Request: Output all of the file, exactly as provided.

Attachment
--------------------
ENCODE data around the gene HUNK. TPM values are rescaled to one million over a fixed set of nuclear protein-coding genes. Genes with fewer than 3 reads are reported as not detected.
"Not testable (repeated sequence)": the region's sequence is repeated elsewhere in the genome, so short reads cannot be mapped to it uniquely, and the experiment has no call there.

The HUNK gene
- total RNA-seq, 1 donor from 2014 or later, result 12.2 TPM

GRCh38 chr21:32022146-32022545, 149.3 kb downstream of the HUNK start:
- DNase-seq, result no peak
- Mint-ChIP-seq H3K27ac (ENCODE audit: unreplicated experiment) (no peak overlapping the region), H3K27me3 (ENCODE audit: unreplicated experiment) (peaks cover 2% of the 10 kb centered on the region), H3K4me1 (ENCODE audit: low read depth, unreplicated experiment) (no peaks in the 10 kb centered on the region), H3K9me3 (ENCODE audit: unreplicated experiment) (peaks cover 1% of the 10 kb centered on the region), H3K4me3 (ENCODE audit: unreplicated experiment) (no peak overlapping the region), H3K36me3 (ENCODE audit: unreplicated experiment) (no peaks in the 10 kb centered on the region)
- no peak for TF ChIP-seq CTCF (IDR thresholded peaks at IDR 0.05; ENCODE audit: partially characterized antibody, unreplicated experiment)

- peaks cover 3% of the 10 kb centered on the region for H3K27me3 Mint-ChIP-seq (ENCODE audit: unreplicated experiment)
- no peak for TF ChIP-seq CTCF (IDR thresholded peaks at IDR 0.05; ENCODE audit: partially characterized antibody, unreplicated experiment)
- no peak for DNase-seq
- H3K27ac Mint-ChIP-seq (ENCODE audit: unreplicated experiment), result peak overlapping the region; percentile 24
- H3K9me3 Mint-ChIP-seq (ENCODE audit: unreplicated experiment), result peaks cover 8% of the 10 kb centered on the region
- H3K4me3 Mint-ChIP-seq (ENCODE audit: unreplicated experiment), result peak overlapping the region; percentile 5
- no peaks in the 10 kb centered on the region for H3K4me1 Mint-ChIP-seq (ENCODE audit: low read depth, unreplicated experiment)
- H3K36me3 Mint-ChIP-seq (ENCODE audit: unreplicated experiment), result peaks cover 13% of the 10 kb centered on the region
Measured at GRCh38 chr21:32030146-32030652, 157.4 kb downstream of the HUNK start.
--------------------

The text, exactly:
ENCODE data around the gene HUNK. TPM values are rescaled to one million over a fixed set of nuclear protein-coding genes. Genes with fewer than 3 reads are reported as not detected.
"Not testable (repeated sequence)": the region's sequence is repeated elsewhere in the genome, so short reads cannot be mapped to it uniquely, and the experiment has no call there.

The HUNK gene
- total RNA-seq, 1 donor from 2014 or later, result 12.2 TPM

GRCh38 chr21:32022146-32022545, 149.3 kb downstream of the HUNK start:
- DNase-seq, result no peak
- Mint-ChIP-seq H3K27ac (ENCODE audit: unreplicated experiment) (no peak overlapping the region), H3K27me3 (ENCODE audit: unreplicated experiment) (peaks cover 2% of the 10 kb centered on the region), H3K4me1 (ENCODE audit: low read depth, unreplicated experiment) (no peaks in the 10 kb centered on the region), H3K9me3 (ENCODE audit: unreplicated experiment) (peaks cover 1% of the 10 kb centered on the region), H3K4me3 (ENCODE audit: unreplicated experiment) (no peak overlapping the region), H3K36me3 (ENCODE audit: unreplicated experiment) (no peaks in the 10 kb centered on the region)
- no peak for TF ChIP-seq CTCF (IDR thresholded peaks at IDR 0.05; ENCODE audit: partially characterized antibody, unreplicated experiment)

- peaks cover 3% of the 10 kb centered on the region for H3K27me3 Mint-ChIP-seq (ENCODE audit: unreplicated experiment)
- no peak for TF ChIP-seq CTCF (IDR thresholded peaks at IDR 0.05; ENCODE audit: partially characterized antibody, unreplicated experiment)
- no peak for DNase-seq
- H3K27ac Mint-ChIP-seq (ENCODE audit: unreplicated experiment), result peak overlapping the region; percentile 24
- H3K9me3 Mint-ChIP-seq (ENCODE audit: unreplicated experiment), result peaks cover 8% of the 10 kb centered on the region
- H3K4me3 Mint-ChIP-seq (ENCODE audit: unreplicated experiment), result peak overlapping the region; percentile 5
- no peaks in the 10 kb centered on the region for H3K4me1 Mint-ChIP-seq (ENCODE audit: low read depth, unreplicated experiment)
- H3K36me3 Mint-ChIP-seq (ENCODE audit: unreplicated experiment), result peaks cover 13% of the 10 kb centered on the region
Measured at GRCh38 chr21:32030146-32030652, 157.4 kb downstream of the HUNK start.